“Until we can find a better way to determine who poses a risk to the public if released, we will not add to the ranks of people on parole,”
Of course, the parolees who stand accused of the murders were not in prison for violent crime to begin with. More importantly, we have no really reliable ways to predict who poses a risk to the public. But if the answer is to keep prisoners eligible for parole locked up until we have such reassurance, states like Connecticut will soon face the prospects of mass prison overcrowding, and the resulting barbarism we are now witnessing in California's super extended but still grossly overcrowded prison system. Indeed, the LA Times Tim Reiterman reports that the state's collapsed prison health care system may have led to the unnecessary deaths of one out of six inmates that have died in recent years.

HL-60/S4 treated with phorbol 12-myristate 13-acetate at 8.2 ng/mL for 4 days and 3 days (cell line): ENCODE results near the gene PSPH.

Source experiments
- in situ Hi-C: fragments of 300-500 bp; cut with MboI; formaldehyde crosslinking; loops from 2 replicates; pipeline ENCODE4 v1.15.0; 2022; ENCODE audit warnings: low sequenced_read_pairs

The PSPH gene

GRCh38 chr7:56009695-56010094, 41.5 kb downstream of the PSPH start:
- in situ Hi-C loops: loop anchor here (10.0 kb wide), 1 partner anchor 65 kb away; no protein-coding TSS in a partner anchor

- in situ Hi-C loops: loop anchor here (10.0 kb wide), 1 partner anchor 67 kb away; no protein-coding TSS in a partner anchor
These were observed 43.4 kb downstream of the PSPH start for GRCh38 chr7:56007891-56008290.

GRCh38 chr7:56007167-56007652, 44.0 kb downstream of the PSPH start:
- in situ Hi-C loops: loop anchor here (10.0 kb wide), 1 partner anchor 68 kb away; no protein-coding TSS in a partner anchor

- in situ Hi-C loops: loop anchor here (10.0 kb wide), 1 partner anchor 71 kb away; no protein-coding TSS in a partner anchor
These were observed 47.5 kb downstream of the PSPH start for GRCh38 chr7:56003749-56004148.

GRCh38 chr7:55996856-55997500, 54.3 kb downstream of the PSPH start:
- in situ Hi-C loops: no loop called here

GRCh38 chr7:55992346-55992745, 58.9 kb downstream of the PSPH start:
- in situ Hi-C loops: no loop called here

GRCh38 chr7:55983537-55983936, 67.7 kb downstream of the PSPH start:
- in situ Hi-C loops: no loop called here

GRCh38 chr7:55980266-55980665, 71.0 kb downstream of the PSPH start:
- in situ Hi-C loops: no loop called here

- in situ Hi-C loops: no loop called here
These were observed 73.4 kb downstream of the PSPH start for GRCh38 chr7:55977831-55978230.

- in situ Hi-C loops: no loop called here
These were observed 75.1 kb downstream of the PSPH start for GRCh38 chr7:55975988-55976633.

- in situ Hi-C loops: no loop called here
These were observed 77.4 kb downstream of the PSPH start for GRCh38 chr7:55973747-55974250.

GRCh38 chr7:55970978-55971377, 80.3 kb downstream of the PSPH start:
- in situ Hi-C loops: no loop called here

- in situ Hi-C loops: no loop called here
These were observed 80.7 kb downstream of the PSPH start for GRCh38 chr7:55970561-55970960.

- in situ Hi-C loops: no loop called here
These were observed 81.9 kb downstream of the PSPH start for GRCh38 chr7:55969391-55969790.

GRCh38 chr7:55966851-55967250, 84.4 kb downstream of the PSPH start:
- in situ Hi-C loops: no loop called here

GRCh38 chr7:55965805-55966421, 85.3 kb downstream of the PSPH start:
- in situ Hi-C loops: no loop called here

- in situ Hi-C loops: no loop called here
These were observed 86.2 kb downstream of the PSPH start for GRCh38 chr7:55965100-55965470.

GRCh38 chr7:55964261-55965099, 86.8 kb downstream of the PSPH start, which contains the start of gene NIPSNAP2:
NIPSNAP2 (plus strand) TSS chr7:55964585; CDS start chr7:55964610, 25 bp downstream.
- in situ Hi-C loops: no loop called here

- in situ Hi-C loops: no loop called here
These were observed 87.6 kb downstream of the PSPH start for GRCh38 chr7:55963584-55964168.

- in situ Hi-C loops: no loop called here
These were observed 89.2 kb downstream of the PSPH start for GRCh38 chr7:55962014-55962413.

Violent offenders should receive close supervision in the community once they have been released. But so long as Governors trade in the promise of total security through imprisonment, prisons will continue to become increasingly barbarous and the resources to make parole supervision more effecive, will never be available.